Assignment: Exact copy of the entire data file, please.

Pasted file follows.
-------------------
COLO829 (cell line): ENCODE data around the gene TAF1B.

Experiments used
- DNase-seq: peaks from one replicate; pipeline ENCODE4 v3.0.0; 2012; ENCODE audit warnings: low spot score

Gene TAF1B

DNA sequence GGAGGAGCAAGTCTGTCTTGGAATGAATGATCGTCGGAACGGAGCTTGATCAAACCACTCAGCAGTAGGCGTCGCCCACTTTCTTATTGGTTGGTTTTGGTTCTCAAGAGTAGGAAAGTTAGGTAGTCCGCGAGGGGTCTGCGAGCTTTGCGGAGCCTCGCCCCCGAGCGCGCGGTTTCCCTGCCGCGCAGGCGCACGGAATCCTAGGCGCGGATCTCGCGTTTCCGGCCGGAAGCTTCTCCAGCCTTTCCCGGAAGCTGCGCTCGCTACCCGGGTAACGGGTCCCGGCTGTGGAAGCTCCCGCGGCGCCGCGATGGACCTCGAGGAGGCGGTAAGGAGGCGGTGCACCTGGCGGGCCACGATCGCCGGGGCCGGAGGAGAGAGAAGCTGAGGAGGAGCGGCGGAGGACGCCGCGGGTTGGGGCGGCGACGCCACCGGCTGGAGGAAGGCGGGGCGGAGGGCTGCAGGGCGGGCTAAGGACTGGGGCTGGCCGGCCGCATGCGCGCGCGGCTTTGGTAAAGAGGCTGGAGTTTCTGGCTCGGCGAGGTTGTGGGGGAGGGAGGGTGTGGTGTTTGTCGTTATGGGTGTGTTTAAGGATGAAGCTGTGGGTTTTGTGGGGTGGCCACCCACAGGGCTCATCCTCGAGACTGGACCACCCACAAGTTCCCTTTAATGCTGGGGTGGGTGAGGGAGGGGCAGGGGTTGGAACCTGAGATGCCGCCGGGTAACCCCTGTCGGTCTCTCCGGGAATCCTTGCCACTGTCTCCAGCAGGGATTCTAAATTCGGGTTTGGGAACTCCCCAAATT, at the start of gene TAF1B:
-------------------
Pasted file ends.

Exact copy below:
COLO829 (cell line): ENCODE data around the gene TAF1B.

Experiments used
- DNase-seq: peaks from one replicate; pipeline ENCODE4 v3.0.0; 2012; ENCODE audit warnings: low spot score

Gene TAF1B

DNA sequence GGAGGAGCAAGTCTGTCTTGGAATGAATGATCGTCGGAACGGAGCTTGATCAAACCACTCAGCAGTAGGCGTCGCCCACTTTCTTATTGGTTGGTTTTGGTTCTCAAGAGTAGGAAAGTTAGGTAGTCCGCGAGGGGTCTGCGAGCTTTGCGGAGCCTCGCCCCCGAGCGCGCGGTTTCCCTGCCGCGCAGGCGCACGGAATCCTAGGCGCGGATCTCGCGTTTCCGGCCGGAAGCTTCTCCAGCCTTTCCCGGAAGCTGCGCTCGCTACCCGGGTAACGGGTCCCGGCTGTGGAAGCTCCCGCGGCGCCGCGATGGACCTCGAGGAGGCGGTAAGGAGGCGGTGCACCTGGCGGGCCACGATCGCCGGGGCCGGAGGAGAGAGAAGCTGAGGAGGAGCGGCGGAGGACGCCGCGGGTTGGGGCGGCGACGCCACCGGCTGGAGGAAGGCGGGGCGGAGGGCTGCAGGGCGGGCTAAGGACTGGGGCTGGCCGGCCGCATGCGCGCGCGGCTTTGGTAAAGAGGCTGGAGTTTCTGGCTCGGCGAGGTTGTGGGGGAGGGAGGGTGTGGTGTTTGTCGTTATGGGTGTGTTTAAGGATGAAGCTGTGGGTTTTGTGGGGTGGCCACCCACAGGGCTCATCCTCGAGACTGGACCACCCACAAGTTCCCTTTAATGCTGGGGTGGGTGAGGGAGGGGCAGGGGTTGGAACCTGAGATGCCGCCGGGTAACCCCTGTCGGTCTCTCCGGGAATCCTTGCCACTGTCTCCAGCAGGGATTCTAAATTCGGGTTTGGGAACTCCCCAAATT, at the start of gene TAF1B: